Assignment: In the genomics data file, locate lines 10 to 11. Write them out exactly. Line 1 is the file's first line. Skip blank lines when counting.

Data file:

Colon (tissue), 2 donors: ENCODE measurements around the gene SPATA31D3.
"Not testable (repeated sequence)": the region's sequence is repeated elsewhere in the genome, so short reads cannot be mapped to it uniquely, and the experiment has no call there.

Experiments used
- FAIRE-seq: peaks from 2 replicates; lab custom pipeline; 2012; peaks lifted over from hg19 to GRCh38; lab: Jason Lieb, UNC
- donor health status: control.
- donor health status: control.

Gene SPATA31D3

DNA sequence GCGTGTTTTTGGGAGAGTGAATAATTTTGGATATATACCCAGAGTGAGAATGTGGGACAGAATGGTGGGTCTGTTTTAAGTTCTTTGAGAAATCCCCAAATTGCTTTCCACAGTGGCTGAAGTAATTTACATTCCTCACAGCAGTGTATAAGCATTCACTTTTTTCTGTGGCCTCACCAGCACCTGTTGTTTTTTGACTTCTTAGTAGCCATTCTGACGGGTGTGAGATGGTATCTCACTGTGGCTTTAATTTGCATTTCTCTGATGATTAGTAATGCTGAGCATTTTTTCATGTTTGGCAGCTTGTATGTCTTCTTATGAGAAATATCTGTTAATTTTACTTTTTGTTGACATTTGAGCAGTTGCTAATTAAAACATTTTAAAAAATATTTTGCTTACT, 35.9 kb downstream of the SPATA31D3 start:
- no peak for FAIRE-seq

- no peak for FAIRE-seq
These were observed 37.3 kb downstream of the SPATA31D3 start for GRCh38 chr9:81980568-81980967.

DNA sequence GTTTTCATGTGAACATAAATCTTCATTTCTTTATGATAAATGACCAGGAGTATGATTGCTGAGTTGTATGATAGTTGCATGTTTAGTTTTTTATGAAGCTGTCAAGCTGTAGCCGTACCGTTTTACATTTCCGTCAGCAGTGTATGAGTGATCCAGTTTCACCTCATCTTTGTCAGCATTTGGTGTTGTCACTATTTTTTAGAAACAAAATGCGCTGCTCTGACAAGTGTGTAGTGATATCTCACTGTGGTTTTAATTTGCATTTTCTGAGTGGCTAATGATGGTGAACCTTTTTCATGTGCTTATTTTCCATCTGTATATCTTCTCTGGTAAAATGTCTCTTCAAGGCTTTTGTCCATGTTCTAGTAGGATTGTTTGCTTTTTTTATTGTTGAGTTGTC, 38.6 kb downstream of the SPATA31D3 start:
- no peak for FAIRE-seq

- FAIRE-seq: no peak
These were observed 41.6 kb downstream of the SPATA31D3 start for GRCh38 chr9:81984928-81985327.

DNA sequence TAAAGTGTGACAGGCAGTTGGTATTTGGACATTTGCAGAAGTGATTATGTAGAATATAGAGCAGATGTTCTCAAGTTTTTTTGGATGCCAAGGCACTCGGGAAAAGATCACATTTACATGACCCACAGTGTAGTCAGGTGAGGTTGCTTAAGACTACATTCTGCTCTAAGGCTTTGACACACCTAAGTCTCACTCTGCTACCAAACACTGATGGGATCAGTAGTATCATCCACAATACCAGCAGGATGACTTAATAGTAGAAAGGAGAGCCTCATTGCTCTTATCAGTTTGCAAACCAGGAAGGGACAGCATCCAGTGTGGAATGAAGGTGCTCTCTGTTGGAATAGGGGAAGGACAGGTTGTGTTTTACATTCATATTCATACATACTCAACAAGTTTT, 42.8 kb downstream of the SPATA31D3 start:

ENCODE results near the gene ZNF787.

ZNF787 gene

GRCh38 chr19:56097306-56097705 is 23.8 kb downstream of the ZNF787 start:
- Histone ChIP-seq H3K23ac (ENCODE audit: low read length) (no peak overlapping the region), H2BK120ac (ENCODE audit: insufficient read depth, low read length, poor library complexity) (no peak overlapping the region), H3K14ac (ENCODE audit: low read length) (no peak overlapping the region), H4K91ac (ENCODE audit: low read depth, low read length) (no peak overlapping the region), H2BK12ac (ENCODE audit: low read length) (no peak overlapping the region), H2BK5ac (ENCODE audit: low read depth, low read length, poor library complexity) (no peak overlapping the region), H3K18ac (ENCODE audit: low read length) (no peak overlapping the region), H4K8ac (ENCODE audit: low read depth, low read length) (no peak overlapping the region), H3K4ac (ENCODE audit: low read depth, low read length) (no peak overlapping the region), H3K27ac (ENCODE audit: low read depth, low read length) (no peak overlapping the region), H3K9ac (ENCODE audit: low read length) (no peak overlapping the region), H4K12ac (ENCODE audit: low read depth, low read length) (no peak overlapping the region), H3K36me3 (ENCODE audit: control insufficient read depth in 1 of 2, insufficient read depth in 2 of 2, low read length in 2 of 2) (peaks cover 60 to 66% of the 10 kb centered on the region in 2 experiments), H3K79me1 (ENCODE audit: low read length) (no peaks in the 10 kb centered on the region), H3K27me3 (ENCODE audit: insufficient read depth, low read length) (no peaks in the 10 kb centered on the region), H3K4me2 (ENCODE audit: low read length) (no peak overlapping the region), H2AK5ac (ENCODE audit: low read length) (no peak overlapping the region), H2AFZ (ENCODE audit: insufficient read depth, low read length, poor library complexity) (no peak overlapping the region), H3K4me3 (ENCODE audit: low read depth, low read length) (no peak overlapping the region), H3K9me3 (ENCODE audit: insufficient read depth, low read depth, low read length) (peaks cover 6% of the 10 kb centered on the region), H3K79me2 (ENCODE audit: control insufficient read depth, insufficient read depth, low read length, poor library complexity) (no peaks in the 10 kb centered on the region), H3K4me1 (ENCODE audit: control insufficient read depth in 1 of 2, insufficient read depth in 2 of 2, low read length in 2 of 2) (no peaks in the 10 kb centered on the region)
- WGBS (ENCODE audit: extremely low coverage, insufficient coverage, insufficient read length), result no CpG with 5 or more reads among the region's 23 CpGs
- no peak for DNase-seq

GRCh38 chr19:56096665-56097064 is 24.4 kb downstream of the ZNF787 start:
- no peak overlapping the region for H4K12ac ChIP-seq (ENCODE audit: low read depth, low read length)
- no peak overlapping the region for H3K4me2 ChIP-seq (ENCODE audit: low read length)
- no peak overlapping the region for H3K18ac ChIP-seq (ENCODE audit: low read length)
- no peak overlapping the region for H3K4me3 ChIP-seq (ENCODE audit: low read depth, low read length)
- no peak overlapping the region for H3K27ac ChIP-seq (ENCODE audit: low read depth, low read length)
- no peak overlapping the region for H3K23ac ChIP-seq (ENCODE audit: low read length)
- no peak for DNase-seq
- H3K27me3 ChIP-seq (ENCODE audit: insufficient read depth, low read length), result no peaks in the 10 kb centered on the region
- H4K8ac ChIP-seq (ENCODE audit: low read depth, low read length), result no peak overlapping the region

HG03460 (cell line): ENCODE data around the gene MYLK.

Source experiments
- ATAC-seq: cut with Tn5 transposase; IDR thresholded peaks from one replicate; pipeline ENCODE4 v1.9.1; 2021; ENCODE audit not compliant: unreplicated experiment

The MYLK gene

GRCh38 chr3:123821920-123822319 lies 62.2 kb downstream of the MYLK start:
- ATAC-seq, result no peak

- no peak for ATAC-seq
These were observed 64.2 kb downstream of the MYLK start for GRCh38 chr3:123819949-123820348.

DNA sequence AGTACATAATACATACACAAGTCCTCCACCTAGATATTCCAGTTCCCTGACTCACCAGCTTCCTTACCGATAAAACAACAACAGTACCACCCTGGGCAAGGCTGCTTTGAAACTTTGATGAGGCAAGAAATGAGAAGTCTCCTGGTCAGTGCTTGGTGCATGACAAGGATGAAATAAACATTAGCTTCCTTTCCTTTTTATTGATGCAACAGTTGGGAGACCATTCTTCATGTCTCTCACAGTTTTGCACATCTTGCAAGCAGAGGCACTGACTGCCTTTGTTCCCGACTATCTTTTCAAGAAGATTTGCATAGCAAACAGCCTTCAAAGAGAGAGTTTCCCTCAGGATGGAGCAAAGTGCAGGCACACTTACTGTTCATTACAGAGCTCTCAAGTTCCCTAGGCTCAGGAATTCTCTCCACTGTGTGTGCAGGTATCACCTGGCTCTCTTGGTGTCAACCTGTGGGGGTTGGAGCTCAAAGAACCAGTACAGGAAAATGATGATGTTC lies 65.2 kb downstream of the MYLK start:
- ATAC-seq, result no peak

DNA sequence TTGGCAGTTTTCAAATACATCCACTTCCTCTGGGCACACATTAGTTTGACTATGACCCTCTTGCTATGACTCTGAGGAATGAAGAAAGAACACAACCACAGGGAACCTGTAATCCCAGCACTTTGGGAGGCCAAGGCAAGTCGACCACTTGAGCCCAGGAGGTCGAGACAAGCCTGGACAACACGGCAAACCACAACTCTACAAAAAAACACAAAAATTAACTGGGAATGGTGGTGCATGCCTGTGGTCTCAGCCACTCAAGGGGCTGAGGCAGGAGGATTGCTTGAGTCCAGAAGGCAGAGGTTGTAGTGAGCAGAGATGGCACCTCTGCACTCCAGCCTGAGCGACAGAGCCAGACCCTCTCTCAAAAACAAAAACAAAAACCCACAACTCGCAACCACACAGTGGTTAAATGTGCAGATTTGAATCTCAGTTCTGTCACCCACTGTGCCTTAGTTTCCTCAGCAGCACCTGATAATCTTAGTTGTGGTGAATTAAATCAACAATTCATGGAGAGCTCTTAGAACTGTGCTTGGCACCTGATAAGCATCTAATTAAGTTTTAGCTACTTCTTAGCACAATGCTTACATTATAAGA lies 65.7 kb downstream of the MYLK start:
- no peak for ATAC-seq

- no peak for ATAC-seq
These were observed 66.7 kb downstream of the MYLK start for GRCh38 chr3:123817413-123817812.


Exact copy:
- no peak for FAIRE-seq
These were observed 37.3 kb downstream of the SPATA31D3 start for GRCh38 chr9:81980568-81980967.